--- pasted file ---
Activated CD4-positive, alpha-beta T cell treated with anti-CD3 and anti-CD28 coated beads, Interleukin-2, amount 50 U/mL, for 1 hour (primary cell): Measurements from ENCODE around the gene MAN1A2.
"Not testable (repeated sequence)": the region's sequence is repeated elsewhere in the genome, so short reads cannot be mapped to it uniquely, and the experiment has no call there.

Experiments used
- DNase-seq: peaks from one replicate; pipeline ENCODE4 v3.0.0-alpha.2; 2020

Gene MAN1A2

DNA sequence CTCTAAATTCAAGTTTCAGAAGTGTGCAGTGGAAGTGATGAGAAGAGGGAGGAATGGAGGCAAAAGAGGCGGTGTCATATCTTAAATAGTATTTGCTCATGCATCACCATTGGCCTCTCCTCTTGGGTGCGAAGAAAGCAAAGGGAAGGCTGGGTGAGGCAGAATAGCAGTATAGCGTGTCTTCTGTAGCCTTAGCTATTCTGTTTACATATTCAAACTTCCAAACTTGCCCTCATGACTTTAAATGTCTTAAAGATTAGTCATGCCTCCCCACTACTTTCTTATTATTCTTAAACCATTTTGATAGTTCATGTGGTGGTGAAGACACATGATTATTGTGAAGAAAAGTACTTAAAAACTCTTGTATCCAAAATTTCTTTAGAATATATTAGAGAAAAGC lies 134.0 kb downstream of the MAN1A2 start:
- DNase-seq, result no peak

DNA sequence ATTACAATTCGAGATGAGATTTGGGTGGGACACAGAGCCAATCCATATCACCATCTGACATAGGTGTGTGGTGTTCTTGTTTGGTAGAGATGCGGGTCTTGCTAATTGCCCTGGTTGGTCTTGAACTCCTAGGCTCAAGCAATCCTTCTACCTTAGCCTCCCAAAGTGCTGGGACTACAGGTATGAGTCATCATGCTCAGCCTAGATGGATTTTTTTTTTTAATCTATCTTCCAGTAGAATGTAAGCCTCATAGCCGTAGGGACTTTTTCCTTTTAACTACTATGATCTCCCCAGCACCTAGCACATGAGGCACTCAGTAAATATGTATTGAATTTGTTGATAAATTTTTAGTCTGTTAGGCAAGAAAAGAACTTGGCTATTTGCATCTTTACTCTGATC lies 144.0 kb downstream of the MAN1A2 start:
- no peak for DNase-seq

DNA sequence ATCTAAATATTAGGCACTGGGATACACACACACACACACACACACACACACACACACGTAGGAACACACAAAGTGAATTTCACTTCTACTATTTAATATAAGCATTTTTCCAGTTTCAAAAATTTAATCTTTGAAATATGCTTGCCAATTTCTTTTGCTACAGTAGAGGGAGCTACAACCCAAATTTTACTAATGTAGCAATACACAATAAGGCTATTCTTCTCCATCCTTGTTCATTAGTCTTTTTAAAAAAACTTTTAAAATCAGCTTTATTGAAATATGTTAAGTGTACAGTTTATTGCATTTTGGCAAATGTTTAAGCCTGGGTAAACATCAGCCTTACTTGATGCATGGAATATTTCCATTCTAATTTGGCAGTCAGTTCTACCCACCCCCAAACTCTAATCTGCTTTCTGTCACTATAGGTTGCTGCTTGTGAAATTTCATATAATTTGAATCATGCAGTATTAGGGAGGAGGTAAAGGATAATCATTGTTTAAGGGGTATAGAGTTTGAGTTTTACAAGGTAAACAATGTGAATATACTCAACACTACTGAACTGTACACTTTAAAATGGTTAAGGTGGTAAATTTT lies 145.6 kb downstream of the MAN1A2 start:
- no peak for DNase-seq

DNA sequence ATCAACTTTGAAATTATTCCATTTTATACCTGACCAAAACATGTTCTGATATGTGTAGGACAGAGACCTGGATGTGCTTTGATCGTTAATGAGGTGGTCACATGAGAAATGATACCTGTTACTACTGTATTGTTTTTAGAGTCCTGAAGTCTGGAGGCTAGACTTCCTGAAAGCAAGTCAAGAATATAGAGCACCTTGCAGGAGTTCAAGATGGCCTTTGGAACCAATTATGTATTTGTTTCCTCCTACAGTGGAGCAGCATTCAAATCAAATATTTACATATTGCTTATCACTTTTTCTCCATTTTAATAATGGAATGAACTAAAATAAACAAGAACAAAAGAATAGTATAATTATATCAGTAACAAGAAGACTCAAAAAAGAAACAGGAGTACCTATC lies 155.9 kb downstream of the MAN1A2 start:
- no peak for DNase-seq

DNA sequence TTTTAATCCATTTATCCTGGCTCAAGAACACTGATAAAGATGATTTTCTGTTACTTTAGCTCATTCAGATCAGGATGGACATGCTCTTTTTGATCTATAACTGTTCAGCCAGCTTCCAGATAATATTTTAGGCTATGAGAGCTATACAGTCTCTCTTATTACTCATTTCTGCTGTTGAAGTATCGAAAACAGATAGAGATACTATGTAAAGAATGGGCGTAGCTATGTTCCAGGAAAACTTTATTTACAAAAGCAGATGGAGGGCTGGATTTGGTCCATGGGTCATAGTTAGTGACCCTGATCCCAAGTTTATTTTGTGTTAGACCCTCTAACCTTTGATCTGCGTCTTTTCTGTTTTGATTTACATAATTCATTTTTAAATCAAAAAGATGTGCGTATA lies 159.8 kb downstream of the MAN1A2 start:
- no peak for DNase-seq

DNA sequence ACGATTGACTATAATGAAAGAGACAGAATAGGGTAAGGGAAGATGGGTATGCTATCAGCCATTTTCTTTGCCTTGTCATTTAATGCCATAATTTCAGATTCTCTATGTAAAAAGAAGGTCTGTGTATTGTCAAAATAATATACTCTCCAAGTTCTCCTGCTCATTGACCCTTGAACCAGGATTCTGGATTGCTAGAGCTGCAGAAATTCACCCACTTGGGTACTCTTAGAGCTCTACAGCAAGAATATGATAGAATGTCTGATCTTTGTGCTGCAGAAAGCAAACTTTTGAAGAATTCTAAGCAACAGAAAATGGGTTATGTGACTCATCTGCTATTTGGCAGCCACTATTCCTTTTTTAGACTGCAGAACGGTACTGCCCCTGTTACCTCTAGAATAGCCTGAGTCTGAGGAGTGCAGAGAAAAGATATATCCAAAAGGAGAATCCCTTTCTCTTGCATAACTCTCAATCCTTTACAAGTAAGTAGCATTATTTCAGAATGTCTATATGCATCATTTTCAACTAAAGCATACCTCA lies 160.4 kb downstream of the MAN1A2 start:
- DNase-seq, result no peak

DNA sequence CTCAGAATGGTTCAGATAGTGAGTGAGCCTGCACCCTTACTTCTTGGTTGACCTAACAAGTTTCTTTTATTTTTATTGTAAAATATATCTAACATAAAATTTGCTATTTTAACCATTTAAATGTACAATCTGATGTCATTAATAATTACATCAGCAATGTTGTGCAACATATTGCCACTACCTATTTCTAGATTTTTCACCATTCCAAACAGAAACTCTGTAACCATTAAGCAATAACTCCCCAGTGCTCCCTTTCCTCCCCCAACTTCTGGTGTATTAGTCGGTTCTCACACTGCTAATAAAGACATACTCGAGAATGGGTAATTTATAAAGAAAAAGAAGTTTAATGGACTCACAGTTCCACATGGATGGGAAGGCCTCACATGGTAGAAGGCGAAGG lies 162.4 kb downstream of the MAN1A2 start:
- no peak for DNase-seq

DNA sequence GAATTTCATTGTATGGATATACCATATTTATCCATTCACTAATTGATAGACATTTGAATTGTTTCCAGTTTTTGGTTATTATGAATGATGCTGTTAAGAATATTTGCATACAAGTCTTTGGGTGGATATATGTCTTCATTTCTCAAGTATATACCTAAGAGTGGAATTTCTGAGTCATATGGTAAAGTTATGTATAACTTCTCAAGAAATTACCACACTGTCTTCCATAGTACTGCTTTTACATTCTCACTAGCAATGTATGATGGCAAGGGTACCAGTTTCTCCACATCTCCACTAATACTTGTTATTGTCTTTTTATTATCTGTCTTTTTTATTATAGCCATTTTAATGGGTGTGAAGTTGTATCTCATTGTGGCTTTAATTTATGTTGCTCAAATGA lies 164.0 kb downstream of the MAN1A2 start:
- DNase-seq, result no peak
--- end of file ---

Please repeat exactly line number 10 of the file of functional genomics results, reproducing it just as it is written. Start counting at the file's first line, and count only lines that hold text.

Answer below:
DNA sequence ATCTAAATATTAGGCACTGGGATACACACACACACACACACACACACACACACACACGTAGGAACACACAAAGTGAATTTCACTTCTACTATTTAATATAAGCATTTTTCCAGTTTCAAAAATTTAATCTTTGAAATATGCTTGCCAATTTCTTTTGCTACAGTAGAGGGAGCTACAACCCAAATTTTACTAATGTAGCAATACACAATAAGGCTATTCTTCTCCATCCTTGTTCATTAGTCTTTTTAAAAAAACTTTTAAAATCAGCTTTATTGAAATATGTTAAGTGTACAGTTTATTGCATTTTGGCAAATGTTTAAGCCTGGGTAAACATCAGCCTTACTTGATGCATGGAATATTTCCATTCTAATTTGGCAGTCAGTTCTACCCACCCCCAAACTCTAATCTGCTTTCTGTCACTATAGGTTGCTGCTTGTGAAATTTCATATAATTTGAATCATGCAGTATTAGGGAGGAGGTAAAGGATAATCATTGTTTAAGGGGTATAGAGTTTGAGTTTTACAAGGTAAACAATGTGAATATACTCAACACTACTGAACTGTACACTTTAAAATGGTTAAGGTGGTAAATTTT lies 145.6 kb downstream of the MAN1A2 start: